When I checked my portfolio last night I thought I was in a nightmare time travel scenario where I was transported back to mid-March and the market was in freefall. Apple’s 8% drop was the first sign that things were looking really bad, but luckily we did not experience quite the same crash as those pandemic-driven losses five months ago.
However, it was still quite bad, with U.S. stock futures plunging on Thursday night amid a wider tech stock sell-off that looks set to continue building on its downward momentum today. Apple is down more than 3% after-hours once more, with Facebook, Amazon, Netflix, Alphabet, and Microsoft all dropping more than 1% too.
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How far did the benchmarks fall?
With tech all-but dominating the stock market’s growth in the past decade, and especially in recent months, it is no surprise that all of the major U.S. indexes plummeted alongside them on Thursday.
The tech-heavy Nasdaq (NASDAQ: QQQ) was by far the worst affected of the major indexes, falling 5%. Those steep declines in tech shares come after the sector drove the lion’s share of the broader market’s comeback off the coronavirus sell-off lows. Since March 23, the S&P 500 tech sector is up about 70% while the Nasdaq is up 68% in the same period. For the year, tech has rallied more than 30%.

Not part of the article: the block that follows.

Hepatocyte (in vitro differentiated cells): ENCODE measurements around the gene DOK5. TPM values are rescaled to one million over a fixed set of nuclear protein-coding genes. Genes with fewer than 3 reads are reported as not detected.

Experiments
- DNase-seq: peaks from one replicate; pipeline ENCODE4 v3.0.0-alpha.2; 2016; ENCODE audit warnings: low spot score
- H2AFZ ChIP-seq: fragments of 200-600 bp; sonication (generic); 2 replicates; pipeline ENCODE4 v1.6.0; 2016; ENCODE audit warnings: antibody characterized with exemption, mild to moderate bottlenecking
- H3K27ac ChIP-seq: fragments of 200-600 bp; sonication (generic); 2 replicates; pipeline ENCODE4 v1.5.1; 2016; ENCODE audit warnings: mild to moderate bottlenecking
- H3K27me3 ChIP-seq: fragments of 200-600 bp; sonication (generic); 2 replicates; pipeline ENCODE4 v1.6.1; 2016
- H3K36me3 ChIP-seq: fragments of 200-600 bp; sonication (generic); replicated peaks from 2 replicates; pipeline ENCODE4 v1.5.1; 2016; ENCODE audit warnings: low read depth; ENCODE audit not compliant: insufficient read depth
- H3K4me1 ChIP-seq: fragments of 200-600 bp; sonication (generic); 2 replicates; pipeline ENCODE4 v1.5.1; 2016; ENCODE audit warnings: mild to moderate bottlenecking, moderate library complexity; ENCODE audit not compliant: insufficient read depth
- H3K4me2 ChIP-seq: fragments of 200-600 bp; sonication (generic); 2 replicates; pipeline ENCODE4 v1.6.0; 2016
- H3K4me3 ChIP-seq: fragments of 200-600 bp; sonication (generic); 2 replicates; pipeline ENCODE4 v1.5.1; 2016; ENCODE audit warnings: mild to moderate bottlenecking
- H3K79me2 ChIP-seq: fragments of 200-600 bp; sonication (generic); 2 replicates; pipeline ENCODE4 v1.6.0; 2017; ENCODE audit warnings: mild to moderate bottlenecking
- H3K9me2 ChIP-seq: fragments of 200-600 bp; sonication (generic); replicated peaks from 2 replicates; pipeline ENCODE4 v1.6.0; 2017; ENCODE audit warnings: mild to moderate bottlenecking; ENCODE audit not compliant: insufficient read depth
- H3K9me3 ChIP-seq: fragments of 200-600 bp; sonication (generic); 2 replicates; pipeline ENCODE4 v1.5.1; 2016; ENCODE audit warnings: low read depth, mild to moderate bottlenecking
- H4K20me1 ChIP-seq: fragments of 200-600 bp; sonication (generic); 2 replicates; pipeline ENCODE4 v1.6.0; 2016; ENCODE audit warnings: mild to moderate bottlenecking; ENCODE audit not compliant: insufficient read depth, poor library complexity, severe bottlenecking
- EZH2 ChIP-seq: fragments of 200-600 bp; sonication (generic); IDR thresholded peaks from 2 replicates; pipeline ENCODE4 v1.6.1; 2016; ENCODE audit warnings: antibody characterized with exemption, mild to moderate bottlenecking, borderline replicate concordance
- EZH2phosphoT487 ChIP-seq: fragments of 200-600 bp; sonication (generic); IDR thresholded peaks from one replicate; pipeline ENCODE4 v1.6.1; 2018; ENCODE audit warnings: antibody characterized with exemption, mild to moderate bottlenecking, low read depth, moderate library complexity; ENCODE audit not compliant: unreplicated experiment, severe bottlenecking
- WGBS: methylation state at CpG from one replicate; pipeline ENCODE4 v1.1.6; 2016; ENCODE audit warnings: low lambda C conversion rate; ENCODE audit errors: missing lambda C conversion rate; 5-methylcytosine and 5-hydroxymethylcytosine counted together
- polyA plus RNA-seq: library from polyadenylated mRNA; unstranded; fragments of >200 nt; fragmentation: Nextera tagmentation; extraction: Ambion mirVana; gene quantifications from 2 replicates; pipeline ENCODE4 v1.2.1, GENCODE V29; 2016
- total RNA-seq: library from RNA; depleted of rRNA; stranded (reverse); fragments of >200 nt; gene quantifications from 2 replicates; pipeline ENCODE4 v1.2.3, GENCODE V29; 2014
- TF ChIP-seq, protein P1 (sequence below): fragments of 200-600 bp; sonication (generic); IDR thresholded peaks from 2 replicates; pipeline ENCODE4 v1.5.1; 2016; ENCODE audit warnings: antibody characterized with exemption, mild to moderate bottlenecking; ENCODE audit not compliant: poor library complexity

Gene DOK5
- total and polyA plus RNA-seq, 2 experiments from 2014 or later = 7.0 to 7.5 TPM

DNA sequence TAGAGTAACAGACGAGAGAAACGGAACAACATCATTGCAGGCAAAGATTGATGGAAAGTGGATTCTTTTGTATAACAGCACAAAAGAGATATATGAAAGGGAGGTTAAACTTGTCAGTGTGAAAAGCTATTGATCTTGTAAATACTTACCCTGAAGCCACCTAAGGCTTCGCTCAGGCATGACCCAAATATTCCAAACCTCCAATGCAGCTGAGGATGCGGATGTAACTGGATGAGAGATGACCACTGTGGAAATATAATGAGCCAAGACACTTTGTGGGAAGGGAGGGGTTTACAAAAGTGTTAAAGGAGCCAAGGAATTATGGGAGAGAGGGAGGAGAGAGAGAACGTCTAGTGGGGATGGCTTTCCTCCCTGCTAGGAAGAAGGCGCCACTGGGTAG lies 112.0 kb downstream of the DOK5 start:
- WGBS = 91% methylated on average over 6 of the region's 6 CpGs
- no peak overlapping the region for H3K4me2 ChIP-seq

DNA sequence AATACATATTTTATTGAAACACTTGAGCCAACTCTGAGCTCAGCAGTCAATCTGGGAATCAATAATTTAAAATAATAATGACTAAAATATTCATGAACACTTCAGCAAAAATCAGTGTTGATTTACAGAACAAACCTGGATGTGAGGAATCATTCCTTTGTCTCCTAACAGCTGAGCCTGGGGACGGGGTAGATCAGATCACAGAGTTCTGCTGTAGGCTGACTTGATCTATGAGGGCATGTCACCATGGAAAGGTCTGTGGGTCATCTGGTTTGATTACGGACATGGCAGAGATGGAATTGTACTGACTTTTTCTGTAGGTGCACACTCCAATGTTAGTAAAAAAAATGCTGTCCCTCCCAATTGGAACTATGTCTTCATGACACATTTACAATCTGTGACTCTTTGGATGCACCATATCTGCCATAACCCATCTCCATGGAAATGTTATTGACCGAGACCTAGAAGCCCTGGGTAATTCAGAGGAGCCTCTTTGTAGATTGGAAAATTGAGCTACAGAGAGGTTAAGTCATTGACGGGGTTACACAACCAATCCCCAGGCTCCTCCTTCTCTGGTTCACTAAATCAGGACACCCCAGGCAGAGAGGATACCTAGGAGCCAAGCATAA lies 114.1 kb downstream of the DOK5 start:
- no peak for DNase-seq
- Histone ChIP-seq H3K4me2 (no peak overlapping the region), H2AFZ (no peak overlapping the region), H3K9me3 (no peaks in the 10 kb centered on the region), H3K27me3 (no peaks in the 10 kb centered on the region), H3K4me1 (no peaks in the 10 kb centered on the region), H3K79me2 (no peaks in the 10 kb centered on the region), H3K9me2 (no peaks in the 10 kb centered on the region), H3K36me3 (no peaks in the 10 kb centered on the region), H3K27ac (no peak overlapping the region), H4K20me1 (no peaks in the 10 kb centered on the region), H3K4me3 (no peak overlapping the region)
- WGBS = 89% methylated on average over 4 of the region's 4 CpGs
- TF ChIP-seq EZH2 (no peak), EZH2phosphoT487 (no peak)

The Dow Jones Industrial Index (NYSEARCA: DIA) ended the day with a loss of 807 points, or 2.8%, as the blue-chip 30 stock index saw its highest weighted investments such as Microsoft and Salesforce slip. Having only just wiped out its total losses for 2020 this week, the Dow saw its stock fall into the red year-to-date once more, now sitting down 1.8% in 2020.
Finally, the S&P 500 (NYSEARCA: VOO) also fell more than 800 points or 3.5% yesterday, seeing it fall from recently achieved all-time highs. With the likes of Apple, Microsoft, Amazon, and Berkshire Hathaway as its top holdings, their losses have wiped out the major benchmarks total gains in September so far.
There was panicked talk of yet another crash similar to the pandemic-driven losses of mid-March, and judging by after-hours movement today, we could have yet another day in the red, so brace yourselves.
Easier said than done, but when looking at all that red in your portfolio, don’t forget to check how much those same stocks are up year-to-date. Also, if you have been avidly investing since March, it is very unlikely that your portfolio will be in the red given the whopping gains since then.
Much of this gain has arguably been unwarranted given how overpriced the market has been in relation to the struggling economy due to COVID-19. Take Apple, for example: It’s still up 61% YTD, worth more than $2 trillion, and has a new iPhone release as well as several other products on the horizon in 2020. All of this has been priced in, and although we may see some blips here and there, the market is still holding on to some very healthy gains.
And best of all, just think of all the discount buying you can do today?
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Editor at MyWallSt
Jamie is the Content Editor here at MyWallSt. His favorite stock is Apple, which is also the first stock he ever bought. Jamie is not only a big fan of its products, but he believes that the tech giant has a whole lot more to give the world, and hasn't even scraped the surface of its potential.